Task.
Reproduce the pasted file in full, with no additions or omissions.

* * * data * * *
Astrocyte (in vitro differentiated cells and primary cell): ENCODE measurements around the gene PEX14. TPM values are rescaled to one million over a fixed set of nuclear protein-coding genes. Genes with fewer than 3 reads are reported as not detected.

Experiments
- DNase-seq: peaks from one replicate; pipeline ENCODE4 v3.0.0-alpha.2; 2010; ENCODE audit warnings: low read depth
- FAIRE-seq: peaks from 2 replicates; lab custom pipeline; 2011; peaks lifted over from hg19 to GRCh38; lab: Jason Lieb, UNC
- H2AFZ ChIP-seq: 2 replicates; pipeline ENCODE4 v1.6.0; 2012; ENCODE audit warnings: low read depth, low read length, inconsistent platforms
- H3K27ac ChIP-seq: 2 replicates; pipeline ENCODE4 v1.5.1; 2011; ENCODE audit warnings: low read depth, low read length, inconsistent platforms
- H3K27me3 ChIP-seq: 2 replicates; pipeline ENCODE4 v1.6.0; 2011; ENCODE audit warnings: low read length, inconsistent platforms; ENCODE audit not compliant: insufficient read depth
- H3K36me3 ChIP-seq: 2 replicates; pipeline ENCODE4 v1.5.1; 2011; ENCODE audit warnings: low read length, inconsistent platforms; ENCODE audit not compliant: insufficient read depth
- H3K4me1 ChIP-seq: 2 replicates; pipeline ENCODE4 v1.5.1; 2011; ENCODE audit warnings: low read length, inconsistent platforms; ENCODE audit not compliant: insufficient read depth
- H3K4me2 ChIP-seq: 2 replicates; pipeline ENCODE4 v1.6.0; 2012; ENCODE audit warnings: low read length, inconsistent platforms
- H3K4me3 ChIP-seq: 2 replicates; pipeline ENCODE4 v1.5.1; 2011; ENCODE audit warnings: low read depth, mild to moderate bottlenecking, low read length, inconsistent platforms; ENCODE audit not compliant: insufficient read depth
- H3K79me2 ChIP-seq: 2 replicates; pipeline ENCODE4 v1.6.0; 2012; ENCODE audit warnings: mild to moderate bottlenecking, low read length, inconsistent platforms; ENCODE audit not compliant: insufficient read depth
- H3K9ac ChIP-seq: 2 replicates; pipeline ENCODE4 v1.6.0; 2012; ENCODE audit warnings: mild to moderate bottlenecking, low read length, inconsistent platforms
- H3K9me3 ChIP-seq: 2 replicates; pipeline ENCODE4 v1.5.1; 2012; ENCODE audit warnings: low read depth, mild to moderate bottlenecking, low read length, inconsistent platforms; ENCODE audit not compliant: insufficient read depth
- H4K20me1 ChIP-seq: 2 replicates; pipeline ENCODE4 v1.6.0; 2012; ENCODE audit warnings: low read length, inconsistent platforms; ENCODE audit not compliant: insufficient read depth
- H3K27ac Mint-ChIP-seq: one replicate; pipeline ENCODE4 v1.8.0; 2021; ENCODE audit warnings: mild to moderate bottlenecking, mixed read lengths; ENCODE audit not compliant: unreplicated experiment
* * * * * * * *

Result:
Astrocyte (in vitro differentiated cells and primary cell): ENCODE measurements around the gene PEX14. TPM values are rescaled to one million over a fixed set of nuclear protein-coding genes. Genes with fewer than 3 reads are reported as not detected.

Experiments
- DNase-seq: peaks from one replicate; pipeline ENCODE4 v3.0.0-alpha.2; 2010; ENCODE audit warnings: low read depth
- FAIRE-seq: peaks from 2 replicates; lab custom pipeline; 2011; peaks lifted over from hg19 to GRCh38; lab: Jason Lieb, UNC
- H2AFZ ChIP-seq: 2 replicates; pipeline ENCODE4 v1.6.0; 2012; ENCODE audit warnings: low read depth, low read length, inconsistent platforms
- H3K27ac ChIP-seq: 2 replicates; pipeline ENCODE4 v1.5.1; 2011; ENCODE audit warnings: low read depth, low read length, inconsistent platforms
- H3K27me3 ChIP-seq: 2 replicates; pipeline ENCODE4 v1.6.0; 2011; ENCODE audit warnings: low read length, inconsistent platforms; ENCODE audit not compliant: insufficient read depth
- H3K36me3 ChIP-seq: 2 replicates; pipeline ENCODE4 v1.5.1; 2011; ENCODE audit warnings: low read length, inconsistent platforms; ENCODE audit not compliant: insufficient read depth
- H3K4me1 ChIP-seq: 2 replicates; pipeline ENCODE4 v1.5.1; 2011; ENCODE audit warnings: low read length, inconsistent platforms; ENCODE audit not compliant: insufficient read depth
- H3K4me2 ChIP-seq: 2 replicates; pipeline ENCODE4 v1.6.0; 2012; ENCODE audit warnings: low read length, inconsistent platforms
- H3K4me3 ChIP-seq: 2 replicates; pipeline ENCODE4 v1.5.1; 2011; ENCODE audit warnings: low read depth, mild to moderate bottlenecking, low read length, inconsistent platforms; ENCODE audit not compliant: insufficient read depth
- H3K79me2 ChIP-seq: 2 replicates; pipeline ENCODE4 v1.6.0; 2012; ENCODE audit warnings: mild to moderate bottlenecking, low read length, inconsistent platforms; ENCODE audit not compliant: insufficient read depth
- H3K9ac ChIP-seq: 2 replicates; pipeline ENCODE4 v1.6.0; 2012; ENCODE audit warnings: mild to moderate bottlenecking, low read length, inconsistent platforms
- H3K9me3 ChIP-seq: 2 replicates; pipeline ENCODE4 v1.5.1; 2012; ENCODE audit warnings: low read depth, mild to moderate bottlenecking, low read length, inconsistent platforms; ENCODE audit not compliant: insufficient read depth
- H4K20me1 ChIP-seq: 2 replicates; pipeline ENCODE4 v1.6.0; 2012; ENCODE audit warnings: low read length, inconsistent platforms; ENCODE audit not compliant: insufficient read depth
- H3K27ac Mint-ChIP-seq: one replicate; pipeline ENCODE4 v1.8.0; 2021; ENCODE audit warnings: mild to moderate bottlenecking, mixed read lengths; ENCODE audit not compliant: unreplicated experiment